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Re: Coefficient[ ] quirks

  • To: mathgroup at smc.vnet.net
  • Subject: [mg93325] Re: [mg93310] Coefficient[ ] quirks
  • From: Andrzej Kozlowski <akoz at mimuw.edu.pl>
  • Date: Tue, 4 Nov 2008 06:15:54 -0500 (EST)
  • References: <200811031028.FAA05229@smc.vnet.net> <6BD8F5AE-B50C-4C87-B939-35B7C2163844@mimuw.edu.pl>

On 3 Nov 2008, at 20:34, Andrzej Kozlowski wrote:

>
> On 3 Nov 2008, at 19:28, AES wrote:
>
>> If you have a function  f = a + b (z-c)^2 and want to extract out the
>> powers of the "form" (z-c), you can use either Coefficient[f, (z- 
>> c), n]
>> or Coefficient[f, (z-c)^2, n].  The first one gives you {a, 0, b} for
>> the first three coefficients, while the second one gives you {a, b,  
>> 0},
>> both of these of course being entirely correct.
>>
>> Suppose however that you add a denominator to the function, e.g.
>> f = (a + b (z-c)^2 )/d.  Then the first approach (looking for  
>> powers of
>> (z-c)) no longer gives you the information you're seeking, but  
>> instead
>> stuffs the entire f into the first position, i.e. {f, 0, 0} --  
>> which at
>> least doesn't throw away any information about f.
>>
>> The second approach (looking for powers of (z-c)^2) still works fine
>> even with a denominator added, however, and gives you {a/d, b/d, 0}.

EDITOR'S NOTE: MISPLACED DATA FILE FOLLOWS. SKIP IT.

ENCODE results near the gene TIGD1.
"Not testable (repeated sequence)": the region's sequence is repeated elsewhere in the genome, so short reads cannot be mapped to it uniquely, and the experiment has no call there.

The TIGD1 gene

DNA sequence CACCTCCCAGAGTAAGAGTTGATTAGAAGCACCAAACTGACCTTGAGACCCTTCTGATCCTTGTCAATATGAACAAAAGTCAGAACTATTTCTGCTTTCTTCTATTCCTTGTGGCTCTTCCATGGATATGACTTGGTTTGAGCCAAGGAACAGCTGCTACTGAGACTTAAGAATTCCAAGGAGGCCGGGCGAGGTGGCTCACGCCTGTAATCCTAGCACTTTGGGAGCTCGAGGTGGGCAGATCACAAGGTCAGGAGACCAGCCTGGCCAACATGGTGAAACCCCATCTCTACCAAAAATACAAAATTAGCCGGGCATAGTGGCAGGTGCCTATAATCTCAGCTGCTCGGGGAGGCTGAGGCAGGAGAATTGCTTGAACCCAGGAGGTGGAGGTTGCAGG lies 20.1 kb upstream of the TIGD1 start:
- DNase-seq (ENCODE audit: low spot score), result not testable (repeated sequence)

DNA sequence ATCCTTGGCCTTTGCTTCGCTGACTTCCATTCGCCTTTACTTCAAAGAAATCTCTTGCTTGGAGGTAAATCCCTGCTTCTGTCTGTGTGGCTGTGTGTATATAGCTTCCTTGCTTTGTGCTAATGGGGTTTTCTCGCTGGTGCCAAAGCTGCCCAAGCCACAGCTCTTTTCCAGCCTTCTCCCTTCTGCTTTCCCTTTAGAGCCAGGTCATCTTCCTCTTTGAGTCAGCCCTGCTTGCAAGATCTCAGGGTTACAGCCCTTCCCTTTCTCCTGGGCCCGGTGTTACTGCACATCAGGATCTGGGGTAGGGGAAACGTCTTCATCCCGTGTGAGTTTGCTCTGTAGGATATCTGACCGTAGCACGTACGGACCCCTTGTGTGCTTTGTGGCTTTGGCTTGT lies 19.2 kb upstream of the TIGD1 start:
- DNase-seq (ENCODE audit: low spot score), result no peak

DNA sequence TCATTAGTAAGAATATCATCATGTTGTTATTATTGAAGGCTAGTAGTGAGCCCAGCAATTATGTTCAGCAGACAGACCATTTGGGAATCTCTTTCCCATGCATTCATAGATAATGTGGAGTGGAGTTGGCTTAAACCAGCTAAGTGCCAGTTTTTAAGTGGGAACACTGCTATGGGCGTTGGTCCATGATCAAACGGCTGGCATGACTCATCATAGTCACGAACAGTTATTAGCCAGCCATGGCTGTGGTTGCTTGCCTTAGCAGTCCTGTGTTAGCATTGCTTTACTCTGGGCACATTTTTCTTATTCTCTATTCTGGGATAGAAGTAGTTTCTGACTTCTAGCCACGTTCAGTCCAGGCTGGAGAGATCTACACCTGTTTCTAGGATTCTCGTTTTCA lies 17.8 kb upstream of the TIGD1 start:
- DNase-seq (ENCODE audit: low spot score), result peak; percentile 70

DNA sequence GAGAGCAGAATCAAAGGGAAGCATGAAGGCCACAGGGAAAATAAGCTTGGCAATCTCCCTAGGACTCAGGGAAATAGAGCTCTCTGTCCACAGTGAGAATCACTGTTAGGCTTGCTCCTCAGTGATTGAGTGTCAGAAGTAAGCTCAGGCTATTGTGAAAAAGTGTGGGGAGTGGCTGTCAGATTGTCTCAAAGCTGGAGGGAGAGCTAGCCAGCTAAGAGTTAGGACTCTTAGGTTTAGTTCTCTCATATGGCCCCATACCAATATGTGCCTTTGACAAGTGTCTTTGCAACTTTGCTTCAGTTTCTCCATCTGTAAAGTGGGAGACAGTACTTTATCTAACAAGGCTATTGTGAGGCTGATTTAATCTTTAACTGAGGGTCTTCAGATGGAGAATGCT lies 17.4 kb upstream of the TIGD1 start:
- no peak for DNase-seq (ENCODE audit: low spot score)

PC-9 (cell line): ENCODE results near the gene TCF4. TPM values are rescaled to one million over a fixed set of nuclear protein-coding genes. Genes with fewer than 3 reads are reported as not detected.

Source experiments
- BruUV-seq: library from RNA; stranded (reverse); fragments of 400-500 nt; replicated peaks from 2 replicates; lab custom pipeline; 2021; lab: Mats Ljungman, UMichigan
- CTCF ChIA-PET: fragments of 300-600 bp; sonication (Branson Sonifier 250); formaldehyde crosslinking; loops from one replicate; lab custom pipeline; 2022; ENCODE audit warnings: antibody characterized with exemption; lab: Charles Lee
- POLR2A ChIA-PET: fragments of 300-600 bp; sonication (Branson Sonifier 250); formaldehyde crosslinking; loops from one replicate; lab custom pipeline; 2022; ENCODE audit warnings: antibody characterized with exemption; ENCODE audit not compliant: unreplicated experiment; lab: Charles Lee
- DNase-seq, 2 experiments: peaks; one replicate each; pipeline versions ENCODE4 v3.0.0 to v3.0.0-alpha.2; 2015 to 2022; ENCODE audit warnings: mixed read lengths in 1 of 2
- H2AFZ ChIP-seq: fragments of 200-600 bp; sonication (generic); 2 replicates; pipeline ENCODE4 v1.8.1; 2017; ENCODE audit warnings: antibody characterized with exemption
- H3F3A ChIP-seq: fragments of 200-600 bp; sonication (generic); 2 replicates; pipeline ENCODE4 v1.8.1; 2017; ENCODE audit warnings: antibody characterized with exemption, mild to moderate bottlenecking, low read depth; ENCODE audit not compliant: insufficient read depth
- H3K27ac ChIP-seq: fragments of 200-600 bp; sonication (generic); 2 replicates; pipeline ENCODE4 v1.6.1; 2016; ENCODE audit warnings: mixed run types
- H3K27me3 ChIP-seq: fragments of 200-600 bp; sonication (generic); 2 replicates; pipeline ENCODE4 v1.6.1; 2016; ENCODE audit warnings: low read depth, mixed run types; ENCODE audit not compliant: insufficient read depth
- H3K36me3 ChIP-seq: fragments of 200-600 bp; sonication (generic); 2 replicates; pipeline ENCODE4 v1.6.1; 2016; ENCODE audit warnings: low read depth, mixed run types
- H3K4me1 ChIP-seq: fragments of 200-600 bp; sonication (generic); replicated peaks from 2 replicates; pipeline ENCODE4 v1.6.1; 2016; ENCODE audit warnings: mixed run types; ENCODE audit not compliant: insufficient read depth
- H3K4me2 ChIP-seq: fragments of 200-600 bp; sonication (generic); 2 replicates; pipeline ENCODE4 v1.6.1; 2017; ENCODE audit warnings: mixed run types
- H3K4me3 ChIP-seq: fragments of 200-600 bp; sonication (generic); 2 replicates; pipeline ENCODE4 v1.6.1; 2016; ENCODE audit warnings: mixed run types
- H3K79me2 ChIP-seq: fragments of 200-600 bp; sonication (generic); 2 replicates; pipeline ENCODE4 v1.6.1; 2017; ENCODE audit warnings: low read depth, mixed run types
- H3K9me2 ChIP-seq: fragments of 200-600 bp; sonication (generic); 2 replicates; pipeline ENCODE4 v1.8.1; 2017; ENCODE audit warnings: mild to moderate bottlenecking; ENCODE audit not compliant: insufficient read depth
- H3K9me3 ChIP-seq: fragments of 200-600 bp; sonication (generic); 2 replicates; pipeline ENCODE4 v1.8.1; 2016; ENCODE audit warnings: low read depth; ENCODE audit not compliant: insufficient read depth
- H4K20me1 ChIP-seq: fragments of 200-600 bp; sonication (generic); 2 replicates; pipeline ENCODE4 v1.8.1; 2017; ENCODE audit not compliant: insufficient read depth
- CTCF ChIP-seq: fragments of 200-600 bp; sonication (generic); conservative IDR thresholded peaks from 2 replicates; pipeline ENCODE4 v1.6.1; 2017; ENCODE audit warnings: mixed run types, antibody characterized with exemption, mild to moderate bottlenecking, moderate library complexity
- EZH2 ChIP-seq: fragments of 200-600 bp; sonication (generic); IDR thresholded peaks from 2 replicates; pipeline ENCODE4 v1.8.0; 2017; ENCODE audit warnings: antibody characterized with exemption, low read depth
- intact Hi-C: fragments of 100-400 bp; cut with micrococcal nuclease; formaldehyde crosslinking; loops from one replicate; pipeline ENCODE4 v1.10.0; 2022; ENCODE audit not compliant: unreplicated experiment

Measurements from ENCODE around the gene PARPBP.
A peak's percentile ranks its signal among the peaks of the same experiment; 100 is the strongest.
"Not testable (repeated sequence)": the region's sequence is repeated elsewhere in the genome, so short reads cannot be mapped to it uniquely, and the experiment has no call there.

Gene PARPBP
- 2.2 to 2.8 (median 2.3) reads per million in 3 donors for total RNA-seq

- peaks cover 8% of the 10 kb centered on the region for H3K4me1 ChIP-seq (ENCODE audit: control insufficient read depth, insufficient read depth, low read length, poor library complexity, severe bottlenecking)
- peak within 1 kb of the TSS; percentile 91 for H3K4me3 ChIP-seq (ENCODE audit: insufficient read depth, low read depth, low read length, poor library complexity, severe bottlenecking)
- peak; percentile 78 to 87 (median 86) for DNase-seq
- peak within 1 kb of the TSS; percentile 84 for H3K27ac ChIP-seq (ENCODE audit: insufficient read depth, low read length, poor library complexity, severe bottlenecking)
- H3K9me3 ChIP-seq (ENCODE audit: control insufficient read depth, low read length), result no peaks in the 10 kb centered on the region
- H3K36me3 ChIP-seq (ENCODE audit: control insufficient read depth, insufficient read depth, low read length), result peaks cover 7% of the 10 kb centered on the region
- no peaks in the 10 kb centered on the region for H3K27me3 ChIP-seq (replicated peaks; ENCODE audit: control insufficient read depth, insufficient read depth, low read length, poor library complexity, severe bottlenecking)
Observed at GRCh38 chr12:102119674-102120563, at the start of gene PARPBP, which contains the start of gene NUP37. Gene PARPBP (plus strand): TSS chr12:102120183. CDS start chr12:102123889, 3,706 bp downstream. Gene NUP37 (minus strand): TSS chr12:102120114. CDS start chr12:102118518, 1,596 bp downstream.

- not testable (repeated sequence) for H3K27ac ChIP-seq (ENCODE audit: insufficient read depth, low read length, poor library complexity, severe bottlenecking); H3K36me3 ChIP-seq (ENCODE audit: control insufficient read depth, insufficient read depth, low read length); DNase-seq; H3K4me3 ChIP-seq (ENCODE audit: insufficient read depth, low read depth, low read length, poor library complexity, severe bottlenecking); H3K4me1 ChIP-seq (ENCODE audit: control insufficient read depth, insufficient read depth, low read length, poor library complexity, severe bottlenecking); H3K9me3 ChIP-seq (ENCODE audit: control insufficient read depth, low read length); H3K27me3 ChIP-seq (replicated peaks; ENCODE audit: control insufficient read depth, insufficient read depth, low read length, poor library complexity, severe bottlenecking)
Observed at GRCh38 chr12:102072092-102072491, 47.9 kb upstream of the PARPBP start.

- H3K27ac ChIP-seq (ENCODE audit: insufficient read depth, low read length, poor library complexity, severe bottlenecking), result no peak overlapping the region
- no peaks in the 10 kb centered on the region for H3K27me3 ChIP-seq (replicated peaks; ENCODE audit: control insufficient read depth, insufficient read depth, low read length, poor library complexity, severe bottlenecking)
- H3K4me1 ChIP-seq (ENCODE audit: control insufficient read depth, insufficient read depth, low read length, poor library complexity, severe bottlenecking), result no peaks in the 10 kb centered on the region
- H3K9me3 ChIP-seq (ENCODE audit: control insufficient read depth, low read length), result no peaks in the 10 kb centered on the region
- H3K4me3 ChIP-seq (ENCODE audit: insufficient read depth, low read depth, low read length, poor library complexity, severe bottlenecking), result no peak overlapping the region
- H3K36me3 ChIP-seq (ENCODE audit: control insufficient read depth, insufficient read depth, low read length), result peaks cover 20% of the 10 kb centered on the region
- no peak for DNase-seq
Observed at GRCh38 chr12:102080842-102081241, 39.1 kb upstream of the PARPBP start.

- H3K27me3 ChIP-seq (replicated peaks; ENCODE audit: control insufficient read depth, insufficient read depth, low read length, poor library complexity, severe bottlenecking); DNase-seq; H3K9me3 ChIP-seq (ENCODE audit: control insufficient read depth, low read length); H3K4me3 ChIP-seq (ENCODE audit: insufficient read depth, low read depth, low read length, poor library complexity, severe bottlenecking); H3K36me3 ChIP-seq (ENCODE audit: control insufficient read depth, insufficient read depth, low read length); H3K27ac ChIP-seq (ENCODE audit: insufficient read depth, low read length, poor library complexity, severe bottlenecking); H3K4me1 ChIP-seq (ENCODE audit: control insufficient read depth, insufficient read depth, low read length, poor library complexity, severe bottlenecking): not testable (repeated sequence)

>>
>> If out of restless curiosity, you then expand out the square of (z-c)
>> into either of the forms  f = (a + b (z^2 - 2 c z + c^2) or
>> f = (a + b z^2 - 2 b c z + + b c^2), with or without the denominator,
>> but still seek powers of (z-c) (which are no longer explicitly  
>> present),
>> the first approach continues to give you {f, 0, 0}, which it can be
>> argued is entirely correct, since there is no longer any explicit  
>> power
>> of (z-c) in f.
>>
>> The second approach, however, now gives you either {a, 0, 0} or {a/ 
>> d, 0,
>> 0}, which in a certain sense is arguably correct for the first or n=0
>> term -- any powers of z or c have apparently been chopped off, even
>> though you asked Coefficient to look only for powers of (z-c).
>>
>> The only problem is that they seem to have been thrown out totally,
>> beyond recovery.  You could write
>>
>>  f = Sum[Coefficient[f, (z-c), n] * (z-c)^n, {n,0,Infinity}]
>>
>> for f with or without denominator, and never get all your function  
>> back.
>>
>> It all seems rather quirky . . .
>>
>
> Because it is not the way to do this at all...
>
> There are a number possible approaches but only one that is  
> completely reliable (and very standard in this sort of situation,  
> not just in Mathematica) is :
>
> f = (a + b (z^2 - 2 c z + c^2))
>
> SeriesCoefficient[f + O[z, c]^10, 2]
> b
>
> This will work no matter how you express your f.
>
> Andrzej Kozlowski
>

Actually, there is a slightly better way, based on the same idea.  
Above I expanded f as a Taylor series about c wit remainder of order  
10, which I chose essentially arbitrarily , making sure that it is  
large enough. But this is not needed, Mathematica is cleverer than  
that. All you need is

SeriesCoefficient[f, {z, c, 2}]
  b

In other words, one does not need to expand f to some fixed order, it  
is enough to tell Mathematica that we want the Coefficient of the term  
of degree 2 and Mathematica will do the expanding itself. This is much  
more convenient and, as far as I know, the best way to deal with this  
problem.

Andrzej Kozlowski




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